Commonly used in road construction, roofing, and waterproofing.

Can bitumen be painted over?

Yes, but requires specific primers and preparation.

What is tar?

Tar is a dark, thick liquid produced by the destructive distillation of organic matter.

What are tar's main uses?

Used in road surfacing, roofing, and as a sealant.

Can tar be used for waterproofing?

Yes, especially in roofing and boat building.

What is the difference between asphalt and bitumen?

Asphalt is a mixture containing bitumen as a binder with aggregate.

Is bitumen environmentally friendly?

It raises concerns due to its petroleum basis and production process.

What are the health risks of tar?

Contains carcinogenic compounds; inhalation and skin contact can be harmful.

Can tar be mixed with bitumen?

They can be mixed, but it's not common due to their different properties.

What environmental concerns are associated with tar?

Pollution from production, toxic compounds, and difficulty in disposal.

What are the safety concerns with bitumen?

Exposure risks at high temperatures and fume inhalation.

How is tar applied?

Typically heated and applied in a liquid form.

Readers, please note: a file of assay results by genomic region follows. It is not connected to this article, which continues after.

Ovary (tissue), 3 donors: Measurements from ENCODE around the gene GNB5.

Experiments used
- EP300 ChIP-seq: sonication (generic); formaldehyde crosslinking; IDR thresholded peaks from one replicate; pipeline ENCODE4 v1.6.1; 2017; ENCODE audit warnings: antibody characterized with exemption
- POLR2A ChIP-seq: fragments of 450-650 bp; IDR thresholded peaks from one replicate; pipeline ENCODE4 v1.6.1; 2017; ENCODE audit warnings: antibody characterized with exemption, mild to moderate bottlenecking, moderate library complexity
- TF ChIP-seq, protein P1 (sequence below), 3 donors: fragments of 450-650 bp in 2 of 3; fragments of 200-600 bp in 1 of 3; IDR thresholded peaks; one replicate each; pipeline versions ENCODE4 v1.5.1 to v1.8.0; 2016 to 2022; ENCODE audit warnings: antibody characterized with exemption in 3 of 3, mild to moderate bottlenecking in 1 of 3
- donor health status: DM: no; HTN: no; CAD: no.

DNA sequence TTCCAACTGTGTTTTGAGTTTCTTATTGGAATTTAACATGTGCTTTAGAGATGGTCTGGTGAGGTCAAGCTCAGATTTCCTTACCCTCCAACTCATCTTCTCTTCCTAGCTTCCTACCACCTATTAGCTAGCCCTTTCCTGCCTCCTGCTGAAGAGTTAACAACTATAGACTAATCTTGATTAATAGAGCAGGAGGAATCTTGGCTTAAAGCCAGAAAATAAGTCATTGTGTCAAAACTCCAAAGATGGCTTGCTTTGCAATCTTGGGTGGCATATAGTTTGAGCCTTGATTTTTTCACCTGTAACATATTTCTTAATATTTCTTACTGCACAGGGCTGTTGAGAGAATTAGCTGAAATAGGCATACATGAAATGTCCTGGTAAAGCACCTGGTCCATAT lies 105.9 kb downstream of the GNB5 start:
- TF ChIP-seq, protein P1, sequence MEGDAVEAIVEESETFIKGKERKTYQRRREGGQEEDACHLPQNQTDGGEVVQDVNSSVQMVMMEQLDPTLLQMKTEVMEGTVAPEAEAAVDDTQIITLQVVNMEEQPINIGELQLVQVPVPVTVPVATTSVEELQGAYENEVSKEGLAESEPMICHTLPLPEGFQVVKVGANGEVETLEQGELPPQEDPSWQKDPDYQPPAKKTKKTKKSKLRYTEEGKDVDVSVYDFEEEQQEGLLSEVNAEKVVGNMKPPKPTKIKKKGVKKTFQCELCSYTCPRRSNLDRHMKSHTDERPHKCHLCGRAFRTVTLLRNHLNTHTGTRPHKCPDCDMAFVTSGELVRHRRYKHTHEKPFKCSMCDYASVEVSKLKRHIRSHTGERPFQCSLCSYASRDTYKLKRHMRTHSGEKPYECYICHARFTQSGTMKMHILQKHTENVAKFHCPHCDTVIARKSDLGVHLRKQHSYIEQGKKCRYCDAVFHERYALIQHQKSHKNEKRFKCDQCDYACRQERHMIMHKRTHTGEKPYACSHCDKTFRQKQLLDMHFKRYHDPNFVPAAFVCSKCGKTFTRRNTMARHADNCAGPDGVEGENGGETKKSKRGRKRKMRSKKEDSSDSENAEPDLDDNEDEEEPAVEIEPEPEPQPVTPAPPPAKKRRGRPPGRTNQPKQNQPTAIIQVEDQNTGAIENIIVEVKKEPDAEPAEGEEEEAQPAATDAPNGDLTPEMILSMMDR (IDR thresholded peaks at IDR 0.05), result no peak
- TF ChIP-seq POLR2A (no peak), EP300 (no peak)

How is tar different from bitumen?

Tar is derived from coal, wood, or other organic materials, not petroleum.

Is tar still used in road construction?

Less common now due to environmental and health concerns.

Is tar biodegradable?

No, it's resistant to biodegradation.
About Author
Written by
Harlon Moss
Harlon is a seasoned quality moderator and accomplished content writer for Difference Wiki. An alumnus of the prestigious University of California, he earned his degree in Computer Science. Leveraging his academic background, Harlon brings a meticulous and informed perspective to his work, ensuring content accuracy and excellence.
Edited by
Aimie Carlson
Aimie Carlson, holding a master's degree in English literature, is a fervent English language enthusiast. She lends her writing talents to Difference Wiki, a prominent website that specializes in comparisons, offering readers insightful analyses that both captivate and inform.